Superintendent of Public Instruction Steven R. Staples today announced that Steven M. Constantino will become the Virginia Department of Education’s chief academic officer and assistant superintendent for instruction, effective August 15. Constantino has served as superintendent of Williamsburg-James City County Public Schools since 2011.
“Steven is an innovative instructional leader with a national reputation for improving outcomes for students and engaging families and communities,” Staples said. “His experience and energy will be invaluable as the department guides Virginia’s 132 school divisions into an era when all schools — from the highest-performing to the most challenged — will be expected to focus on continuous improvement.”
In 2015, the Virginia Association of School Superintendents selected Constantino as the Region 2 (Peninsula, Hampton Roads and Eastern Shore) Superintendent of the Year. Under his leadership, student achievement in the division improved in all content areas and for all student subgroups. Last year, Williamsburg-James City County was one of only five divisions to receive a state high school redesign grant.
Constantino served as deputy superintendent in Cobb County — Georgia’s second largest school district — from 2008-2011. While there, he co-led a federally funded project to prepare teachers to be successful in urban settings and expanded the access of minority students to advanced and college-level courses.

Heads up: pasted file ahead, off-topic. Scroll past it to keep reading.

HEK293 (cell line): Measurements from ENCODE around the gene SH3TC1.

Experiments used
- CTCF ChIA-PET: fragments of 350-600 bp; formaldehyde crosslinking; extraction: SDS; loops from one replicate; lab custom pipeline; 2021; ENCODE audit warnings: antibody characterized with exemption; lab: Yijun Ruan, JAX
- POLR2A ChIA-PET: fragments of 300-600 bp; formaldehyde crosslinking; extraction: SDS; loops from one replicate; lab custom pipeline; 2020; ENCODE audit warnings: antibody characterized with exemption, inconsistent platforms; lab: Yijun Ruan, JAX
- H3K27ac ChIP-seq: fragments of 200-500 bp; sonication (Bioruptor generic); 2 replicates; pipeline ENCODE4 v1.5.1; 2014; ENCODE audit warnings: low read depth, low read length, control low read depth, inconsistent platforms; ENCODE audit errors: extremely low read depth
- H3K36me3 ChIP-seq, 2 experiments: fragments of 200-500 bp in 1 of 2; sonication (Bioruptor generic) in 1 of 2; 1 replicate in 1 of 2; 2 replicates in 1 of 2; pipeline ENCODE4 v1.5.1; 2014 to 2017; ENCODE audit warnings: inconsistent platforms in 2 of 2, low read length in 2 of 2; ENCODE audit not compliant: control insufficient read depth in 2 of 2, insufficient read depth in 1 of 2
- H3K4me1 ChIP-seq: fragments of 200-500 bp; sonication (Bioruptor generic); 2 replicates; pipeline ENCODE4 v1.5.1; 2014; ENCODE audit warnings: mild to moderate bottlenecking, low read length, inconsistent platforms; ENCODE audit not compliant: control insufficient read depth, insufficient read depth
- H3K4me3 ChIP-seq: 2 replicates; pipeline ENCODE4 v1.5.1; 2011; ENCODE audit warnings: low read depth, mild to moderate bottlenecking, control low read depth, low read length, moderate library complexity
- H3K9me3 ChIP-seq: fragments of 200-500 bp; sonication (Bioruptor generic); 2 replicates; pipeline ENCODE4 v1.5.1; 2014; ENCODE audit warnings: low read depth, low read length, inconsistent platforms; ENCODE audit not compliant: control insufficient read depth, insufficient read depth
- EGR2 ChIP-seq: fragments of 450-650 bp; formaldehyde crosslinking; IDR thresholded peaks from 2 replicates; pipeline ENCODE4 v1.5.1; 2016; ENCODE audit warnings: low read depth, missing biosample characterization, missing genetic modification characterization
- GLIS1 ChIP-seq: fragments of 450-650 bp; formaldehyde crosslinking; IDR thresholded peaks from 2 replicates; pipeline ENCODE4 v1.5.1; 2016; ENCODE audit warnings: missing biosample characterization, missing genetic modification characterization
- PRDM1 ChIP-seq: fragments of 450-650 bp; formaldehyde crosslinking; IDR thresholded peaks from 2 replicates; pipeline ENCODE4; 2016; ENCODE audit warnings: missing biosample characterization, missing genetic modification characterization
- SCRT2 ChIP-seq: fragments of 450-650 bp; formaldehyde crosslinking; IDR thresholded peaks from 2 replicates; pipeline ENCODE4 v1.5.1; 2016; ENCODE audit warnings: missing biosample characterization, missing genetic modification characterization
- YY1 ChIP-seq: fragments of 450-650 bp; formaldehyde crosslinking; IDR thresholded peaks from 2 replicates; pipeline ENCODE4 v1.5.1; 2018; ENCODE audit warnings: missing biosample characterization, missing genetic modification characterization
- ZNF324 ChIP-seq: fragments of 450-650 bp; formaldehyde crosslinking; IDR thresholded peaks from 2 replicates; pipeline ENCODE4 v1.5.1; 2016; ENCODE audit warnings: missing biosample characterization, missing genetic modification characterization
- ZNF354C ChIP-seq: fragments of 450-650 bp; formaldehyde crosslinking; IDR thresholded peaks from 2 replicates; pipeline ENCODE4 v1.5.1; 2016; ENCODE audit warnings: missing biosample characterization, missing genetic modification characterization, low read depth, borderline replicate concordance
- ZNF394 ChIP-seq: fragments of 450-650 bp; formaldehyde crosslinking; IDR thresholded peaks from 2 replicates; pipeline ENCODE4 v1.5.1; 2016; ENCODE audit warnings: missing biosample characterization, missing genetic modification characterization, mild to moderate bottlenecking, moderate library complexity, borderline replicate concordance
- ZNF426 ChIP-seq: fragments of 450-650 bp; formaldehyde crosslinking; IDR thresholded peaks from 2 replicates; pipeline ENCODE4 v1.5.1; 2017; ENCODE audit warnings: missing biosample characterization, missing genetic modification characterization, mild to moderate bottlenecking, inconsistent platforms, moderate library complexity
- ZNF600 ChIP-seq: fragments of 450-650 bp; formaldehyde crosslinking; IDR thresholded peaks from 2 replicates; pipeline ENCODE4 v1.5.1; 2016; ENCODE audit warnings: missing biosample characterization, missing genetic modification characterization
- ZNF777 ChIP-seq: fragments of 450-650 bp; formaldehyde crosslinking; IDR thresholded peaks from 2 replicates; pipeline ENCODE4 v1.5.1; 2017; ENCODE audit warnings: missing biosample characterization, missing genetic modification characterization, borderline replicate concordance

Constantino began his career as an educator in 1980 in upstate New York, where he served in several school districts as a music teacher, band director, district director of fine arts and finally, as a high school assistant principal. In 1992, he moved to Virginia as assistant principal of Gar-Field High in Prince William County.
Constantino was named principal of Stonewall Jackson High in 1995. In 2000, Newsweek Magazine recognized Stonewall Jackson as one of the top 100 most challenging high schools in the country. Constantino was also named Prince William County Principal of the Year for 2000 and received the 2000 Distinguished Educational Leadership Award from the Washington Post. The following year, Time Magazine selected Stonewall Jackson as its high school of the year and highlighted Constantino’s success in engaging parents in the life of the school and the education of their children.
He is the author of four books on family engagement and has served as an assistant and adjunct professor of educational leadership and policy at George Mason University, and as an adjunct instructor at the College of William & Mary.
Constantino earned a doctorate in educational leadership and policy from Virginia Tech in 2002 and a certificate of advanced study in educational administration from the University of New York at Cortland in 1989. He earned master’s and bachelor’s degrees in music education from the State University of New York at Potsdam, in 1985 and 1980, respectively.
Constantino succeeds John “Billy” Haun, who retired from the department in June to become executive director of the Virginia High School League.